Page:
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Normal Nonfluency in Young Children

Many children between 2 & 6 years of age have difficulty producing smooth & fluent speech. Most often this is ‘normal nonfluency’.
Young children have many new experiences that they want to talk about but are still learning how to put words together smoothly. It is very normal for young children to stumble over words, repeat words, pause when speaking, or stop and start over again as they learn language.
  • A normal nonfluency can be:

      • ‘Putting an extra word or sounds in the sentence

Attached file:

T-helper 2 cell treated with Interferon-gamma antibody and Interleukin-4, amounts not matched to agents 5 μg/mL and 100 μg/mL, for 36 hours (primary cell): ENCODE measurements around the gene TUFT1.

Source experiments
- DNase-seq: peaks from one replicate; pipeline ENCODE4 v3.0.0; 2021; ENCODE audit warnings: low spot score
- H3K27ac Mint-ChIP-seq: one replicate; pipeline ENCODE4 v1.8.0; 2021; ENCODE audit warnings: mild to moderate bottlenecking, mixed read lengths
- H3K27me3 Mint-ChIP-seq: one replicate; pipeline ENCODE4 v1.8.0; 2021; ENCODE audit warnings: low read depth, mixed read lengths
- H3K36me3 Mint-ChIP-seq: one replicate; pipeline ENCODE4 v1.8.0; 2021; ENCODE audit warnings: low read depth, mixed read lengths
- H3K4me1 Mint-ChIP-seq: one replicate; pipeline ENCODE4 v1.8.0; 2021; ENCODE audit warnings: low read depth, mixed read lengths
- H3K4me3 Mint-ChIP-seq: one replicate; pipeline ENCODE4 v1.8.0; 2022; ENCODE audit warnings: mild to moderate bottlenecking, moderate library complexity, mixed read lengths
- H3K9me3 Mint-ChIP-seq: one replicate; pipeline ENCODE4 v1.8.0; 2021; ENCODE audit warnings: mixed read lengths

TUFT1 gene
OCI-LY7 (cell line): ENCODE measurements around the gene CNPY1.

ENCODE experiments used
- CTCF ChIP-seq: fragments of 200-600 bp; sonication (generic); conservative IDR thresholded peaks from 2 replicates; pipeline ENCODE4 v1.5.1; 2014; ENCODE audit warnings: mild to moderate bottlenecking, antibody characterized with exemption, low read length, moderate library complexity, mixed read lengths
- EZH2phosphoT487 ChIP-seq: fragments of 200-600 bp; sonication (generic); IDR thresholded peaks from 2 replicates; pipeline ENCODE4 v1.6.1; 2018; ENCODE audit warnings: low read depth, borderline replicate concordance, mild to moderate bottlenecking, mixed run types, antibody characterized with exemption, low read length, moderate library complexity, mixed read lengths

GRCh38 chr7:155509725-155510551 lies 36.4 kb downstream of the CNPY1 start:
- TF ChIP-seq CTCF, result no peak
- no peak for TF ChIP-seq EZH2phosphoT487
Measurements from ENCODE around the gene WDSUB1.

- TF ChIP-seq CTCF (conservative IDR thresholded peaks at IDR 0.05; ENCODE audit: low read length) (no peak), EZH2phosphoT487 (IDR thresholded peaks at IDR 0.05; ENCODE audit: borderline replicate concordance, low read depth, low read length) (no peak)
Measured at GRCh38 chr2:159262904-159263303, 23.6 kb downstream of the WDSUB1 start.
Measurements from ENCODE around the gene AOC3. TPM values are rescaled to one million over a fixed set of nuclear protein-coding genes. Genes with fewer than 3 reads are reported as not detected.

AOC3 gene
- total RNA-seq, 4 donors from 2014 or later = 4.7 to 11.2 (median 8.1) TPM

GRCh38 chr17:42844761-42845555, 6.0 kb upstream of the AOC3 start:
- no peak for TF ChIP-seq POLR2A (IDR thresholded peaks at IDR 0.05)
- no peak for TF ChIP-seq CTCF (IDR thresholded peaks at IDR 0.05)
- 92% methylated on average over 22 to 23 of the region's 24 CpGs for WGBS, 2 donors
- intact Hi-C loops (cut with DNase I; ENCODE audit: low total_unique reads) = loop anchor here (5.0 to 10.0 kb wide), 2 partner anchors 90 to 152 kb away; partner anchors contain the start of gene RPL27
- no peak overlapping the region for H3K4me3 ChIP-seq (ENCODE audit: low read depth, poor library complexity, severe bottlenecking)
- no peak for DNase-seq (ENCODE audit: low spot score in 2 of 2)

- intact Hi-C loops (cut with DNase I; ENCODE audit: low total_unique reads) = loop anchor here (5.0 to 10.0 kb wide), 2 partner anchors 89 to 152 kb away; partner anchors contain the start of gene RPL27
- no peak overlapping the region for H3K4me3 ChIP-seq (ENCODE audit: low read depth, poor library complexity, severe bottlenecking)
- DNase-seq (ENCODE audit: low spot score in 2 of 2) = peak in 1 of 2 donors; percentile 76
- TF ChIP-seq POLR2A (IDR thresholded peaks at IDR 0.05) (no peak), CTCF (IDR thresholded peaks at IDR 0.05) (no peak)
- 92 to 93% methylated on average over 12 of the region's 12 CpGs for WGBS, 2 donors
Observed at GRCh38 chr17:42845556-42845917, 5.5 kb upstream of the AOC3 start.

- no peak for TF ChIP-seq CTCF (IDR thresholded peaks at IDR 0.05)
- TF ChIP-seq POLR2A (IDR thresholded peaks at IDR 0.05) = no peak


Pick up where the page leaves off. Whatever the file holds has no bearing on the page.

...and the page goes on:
(“I’ll play with you um um you know like after my snack);
      • ‘Changing the words in a sentence
        (My car…my truck is lost)
      • Saying the same sound or syllable more than once in a word
        (d-d-d-dad or mom-mom-mom-mommy)
      • Saying the same word more than once in a sentence
        (my-my-my cat is black)

  • During these ‘normal nonfluencies’ children are often relaxed, with no signs of struggle or tension

  • Nonfluent speech can vary by type and amount each day, and can increase when a child is:

      • Tired, excited, unsure or when competing with others for a chance to speak.
      • Rushing to talk, or is told to speak “on command” in front of others.
Most kids outgrow this period of development, but some do not.
Learn more about the warning signs of early childhood stuttering.

If you are concerned about your child’s speech or would like more information, please contact the North Words Preschool Speech & Language Program at 1-877-553-7122.

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